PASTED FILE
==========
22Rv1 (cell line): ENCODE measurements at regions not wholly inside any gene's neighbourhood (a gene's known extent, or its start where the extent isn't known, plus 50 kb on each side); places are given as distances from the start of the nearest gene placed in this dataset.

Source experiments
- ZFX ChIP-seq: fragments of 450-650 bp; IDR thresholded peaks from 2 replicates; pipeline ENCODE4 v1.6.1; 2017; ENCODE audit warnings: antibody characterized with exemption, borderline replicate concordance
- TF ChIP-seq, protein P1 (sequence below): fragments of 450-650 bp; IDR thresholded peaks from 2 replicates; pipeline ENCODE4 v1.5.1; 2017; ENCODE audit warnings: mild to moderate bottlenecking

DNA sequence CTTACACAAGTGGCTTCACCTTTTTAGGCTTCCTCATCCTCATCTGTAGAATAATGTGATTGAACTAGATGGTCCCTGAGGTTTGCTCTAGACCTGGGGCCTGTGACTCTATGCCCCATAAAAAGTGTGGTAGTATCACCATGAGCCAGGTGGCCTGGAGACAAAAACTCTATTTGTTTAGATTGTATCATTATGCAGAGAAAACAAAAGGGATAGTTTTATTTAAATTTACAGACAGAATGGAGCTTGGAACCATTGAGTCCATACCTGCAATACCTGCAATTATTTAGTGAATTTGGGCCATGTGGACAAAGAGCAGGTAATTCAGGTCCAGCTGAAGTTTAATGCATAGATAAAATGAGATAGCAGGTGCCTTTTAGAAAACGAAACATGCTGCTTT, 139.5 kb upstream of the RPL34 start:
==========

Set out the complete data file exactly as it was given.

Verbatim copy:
22Rv1 (cell line): ENCODE measurements at regions not wholly inside any gene's neighbourhood (a gene's known extent, or its start where the extent isn't known, plus 50 kb on each side); places are given as distances from the start of the nearest gene placed in this dataset.

Source experiments
- ZFX ChIP-seq: fragments of 450-650 bp; IDR thresholded peaks from 2 replicates; pipeline ENCODE4 v1.6.1; 2017; ENCODE audit warnings: antibody characterized with exemption, borderline replicate concordance
- TF ChIP-seq, protein P1 (sequence below): fragments of 450-650 bp; IDR thresholded peaks from 2 replicates; pipeline ENCODE4 v1.5.1; 2017; ENCODE audit warnings: mild to moderate bottlenecking

DNA sequence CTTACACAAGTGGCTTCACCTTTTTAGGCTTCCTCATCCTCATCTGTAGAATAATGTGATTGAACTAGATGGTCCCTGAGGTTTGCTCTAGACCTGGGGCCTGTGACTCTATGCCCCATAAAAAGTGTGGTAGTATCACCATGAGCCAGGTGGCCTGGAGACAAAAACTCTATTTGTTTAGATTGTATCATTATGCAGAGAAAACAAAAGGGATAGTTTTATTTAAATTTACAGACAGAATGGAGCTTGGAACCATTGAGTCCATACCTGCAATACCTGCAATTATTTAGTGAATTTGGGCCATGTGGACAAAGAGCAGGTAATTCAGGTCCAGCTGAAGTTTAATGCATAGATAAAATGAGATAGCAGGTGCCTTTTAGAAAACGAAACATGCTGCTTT, 139.5 kb upstream of the RPL34 start: